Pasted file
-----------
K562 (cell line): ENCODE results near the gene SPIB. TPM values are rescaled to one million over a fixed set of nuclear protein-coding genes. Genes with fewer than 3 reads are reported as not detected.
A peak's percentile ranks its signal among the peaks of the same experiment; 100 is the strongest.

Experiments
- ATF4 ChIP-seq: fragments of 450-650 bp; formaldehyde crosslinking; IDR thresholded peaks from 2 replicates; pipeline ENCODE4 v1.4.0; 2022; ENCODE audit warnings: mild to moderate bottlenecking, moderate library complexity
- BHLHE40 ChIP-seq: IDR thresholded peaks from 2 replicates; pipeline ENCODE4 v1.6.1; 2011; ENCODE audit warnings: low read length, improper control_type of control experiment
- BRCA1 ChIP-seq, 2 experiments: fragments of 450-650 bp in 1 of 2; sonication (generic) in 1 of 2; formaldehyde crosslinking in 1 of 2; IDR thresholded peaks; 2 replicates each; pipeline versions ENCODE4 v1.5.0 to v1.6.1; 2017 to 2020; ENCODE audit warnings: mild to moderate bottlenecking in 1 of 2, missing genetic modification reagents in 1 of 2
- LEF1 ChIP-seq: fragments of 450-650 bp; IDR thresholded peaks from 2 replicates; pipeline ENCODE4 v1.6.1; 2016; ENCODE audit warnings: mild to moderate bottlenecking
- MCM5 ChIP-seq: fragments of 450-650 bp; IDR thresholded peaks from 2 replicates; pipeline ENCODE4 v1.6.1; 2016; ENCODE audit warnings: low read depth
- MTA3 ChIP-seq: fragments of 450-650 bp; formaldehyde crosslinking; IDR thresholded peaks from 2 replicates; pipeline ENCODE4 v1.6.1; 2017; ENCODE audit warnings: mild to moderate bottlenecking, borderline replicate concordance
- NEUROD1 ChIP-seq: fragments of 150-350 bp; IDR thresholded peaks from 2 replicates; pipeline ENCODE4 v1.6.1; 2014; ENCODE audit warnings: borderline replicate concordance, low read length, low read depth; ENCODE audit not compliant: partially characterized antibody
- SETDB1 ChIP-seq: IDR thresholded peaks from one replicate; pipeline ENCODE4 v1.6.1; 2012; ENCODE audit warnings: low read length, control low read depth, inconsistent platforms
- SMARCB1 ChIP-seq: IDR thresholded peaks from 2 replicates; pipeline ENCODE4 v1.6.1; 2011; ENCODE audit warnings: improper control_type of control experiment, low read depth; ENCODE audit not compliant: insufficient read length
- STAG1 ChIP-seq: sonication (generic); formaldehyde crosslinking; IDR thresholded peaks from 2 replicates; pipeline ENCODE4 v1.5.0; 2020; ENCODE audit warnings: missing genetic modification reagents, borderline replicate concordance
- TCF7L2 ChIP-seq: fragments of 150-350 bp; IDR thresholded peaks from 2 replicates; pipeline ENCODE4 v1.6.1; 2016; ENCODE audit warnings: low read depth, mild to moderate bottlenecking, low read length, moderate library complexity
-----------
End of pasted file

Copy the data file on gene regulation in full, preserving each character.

K562 (cell line): ENCODE results near the gene SPIB. TPM values are rescaled to one million over a fixed set of nuclear protein-coding genes. Genes with fewer than 3 reads are reported as not detected.
A peak's percentile ranks its signal among the peaks of the same experiment; 100 is the strongest.

Experiments
- ATF4 ChIP-seq: fragments of 450-650 bp; formaldehyde crosslinking; IDR thresholded peaks from 2 replicates; pipeline ENCODE4 v1.4.0; 2022; ENCODE audit warnings: mild to moderate bottlenecking, moderate library complexity
- BHLHE40 ChIP-seq: IDR thresholded peaks from 2 replicates; pipeline ENCODE4 v1.6.1; 2011; ENCODE audit warnings: low read length, improper control_type of control experiment
- BRCA1 ChIP-seq, 2 experiments: fragments of 450-650 bp in 1 of 2; sonication (generic) in 1 of 2; formaldehyde crosslinking in 1 of 2; IDR thresholded peaks; 2 replicates each; pipeline versions ENCODE4 v1.5.0 to v1.6.1; 2017 to 2020; ENCODE audit warnings: mild to moderate bottlenecking in 1 of 2, missing genetic modification reagents in 1 of 2
- LEF1 ChIP-seq: fragments of 450-650 bp; IDR thresholded peaks from 2 replicates; pipeline ENCODE4 v1.6.1; 2016; ENCODE audit warnings: mild to moderate bottlenecking
- MCM5 ChIP-seq: fragments of 450-650 bp; IDR thresholded peaks from 2 replicates; pipeline ENCODE4 v1.6.1; 2016; ENCODE audit warnings: low read depth
- MTA3 ChIP-seq: fragments of 450-650 bp; formaldehyde crosslinking; IDR thresholded peaks from 2 replicates; pipeline ENCODE4 v1.6.1; 2017; ENCODE audit warnings: mild to moderate bottlenecking, borderline replicate concordance
- NEUROD1 ChIP-seq: fragments of 150-350 bp; IDR thresholded peaks from 2 replicates; pipeline ENCODE4 v1.6.1; 2014; ENCODE audit warnings: borderline replicate concordance, low read length, low read depth; ENCODE audit not compliant: partially characterized antibody
- SETDB1 ChIP-seq: IDR thresholded peaks from one replicate; pipeline ENCODE4 v1.6.1; 2012; ENCODE audit warnings: low read length, control low read depth, inconsistent platforms
- SMARCB1 ChIP-seq: IDR thresholded peaks from 2 replicates; pipeline ENCODE4 v1.6.1; 2011; ENCODE audit warnings: improper control_type of control experiment, low read depth; ENCODE audit not compliant: insufficient read length
- STAG1 ChIP-seq: sonication (generic); formaldehyde crosslinking; IDR thresholded peaks from 2 replicates; pipeline ENCODE4 v1.5.0; 2020; ENCODE audit warnings: missing genetic modification reagents, borderline replicate concordance
- TCF7L2 ChIP-seq: fragments of 150-350 bp; IDR thresholded peaks from 2 replicates; pipeline ENCODE4 v1.6.1; 2016; ENCODE audit warnings: low read depth, mild to moderate bottlenecking, low read length, moderate library complexity